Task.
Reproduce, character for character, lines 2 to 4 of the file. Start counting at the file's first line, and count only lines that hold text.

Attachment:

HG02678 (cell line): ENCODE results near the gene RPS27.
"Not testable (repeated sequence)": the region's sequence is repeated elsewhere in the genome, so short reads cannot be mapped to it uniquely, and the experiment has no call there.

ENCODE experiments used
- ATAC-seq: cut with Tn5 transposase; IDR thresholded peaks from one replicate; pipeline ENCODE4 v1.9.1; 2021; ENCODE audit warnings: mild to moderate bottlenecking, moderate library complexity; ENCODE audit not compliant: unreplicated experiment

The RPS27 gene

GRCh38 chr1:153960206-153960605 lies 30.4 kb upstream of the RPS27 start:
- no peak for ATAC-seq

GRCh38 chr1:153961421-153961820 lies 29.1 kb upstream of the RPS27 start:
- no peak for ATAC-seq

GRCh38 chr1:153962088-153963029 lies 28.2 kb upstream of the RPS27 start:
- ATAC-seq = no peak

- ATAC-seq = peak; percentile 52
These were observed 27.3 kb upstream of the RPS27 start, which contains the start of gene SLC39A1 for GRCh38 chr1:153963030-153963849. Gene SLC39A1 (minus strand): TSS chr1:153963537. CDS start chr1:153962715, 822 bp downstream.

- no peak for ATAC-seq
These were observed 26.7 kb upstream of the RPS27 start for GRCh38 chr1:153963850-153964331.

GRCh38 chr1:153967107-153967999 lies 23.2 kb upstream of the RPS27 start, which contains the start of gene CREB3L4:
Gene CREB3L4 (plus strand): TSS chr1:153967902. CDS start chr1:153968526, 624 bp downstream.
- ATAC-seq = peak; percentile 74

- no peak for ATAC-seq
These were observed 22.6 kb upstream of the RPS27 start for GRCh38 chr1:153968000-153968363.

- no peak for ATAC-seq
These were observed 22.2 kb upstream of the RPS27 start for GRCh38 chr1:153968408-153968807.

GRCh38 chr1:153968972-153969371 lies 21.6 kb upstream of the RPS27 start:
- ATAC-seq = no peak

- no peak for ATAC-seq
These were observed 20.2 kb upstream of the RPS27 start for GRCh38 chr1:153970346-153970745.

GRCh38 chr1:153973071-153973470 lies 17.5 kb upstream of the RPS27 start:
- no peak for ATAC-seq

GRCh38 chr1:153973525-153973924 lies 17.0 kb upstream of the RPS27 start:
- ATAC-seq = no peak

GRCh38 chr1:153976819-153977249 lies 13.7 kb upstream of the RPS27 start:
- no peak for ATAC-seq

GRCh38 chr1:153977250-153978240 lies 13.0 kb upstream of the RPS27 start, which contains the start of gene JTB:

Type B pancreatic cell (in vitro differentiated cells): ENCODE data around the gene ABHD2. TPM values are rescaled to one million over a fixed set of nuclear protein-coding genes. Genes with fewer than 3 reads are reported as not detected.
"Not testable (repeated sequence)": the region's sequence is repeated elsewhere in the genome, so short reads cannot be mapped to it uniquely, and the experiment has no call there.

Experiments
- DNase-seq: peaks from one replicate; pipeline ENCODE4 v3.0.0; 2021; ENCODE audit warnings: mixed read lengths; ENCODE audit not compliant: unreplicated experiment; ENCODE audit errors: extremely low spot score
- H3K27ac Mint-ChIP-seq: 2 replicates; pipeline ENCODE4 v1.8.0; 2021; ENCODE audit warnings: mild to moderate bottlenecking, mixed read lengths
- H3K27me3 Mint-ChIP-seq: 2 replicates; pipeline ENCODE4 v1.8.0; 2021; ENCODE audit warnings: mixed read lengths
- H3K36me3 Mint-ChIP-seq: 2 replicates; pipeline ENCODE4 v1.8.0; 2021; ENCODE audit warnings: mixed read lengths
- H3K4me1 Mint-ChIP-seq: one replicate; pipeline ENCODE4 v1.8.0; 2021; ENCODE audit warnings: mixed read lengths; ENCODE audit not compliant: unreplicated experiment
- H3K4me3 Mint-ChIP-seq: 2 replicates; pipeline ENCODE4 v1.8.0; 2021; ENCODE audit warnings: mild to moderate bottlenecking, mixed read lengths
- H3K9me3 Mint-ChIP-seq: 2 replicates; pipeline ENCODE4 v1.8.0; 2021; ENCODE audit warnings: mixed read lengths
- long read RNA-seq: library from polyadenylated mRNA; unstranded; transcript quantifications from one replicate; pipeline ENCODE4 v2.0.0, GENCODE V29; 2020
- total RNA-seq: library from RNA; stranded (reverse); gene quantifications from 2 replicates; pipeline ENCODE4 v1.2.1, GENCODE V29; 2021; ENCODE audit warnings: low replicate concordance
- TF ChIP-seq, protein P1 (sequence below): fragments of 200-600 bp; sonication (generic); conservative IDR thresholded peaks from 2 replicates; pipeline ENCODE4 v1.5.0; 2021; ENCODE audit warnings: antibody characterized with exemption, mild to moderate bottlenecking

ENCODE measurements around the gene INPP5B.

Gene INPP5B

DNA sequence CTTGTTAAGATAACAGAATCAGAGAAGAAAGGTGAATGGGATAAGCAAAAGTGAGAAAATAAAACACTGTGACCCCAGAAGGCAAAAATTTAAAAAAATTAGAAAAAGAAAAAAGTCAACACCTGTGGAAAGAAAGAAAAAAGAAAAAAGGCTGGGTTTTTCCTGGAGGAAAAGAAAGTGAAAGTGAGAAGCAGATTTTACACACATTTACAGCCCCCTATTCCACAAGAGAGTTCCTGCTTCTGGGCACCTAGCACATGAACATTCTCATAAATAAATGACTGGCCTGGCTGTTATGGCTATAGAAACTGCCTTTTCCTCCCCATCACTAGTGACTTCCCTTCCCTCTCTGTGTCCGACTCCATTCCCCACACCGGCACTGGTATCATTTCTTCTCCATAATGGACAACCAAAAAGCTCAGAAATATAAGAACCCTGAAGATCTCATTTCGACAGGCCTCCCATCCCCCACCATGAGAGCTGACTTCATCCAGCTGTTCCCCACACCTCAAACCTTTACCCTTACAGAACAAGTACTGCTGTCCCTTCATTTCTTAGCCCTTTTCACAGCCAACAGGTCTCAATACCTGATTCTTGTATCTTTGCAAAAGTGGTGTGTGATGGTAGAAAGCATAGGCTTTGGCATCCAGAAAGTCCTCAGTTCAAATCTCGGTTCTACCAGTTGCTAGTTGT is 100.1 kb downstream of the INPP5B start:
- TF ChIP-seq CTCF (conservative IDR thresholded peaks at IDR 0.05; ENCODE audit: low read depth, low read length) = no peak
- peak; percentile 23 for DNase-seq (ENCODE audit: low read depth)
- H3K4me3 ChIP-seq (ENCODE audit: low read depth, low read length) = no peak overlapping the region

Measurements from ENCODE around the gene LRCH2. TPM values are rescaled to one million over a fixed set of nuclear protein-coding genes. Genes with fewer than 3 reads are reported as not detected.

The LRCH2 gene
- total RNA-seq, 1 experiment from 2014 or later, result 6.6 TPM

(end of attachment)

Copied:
"Not testable (repeated sequence)": the region's sequence is repeated elsewhere in the genome, so short reads cannot be mapped to it uniquely, and the experiment has no call there.

ENCODE experiments used
- ATAC-seq: cut with Tn5 transposase; IDR thresholded peaks from one replicate; pipeline ENCODE4 v1.9.1; 2021; ENCODE audit warnings: mild to moderate bottlenecking, moderate library complexity; ENCODE audit not compliant: unreplicated experiment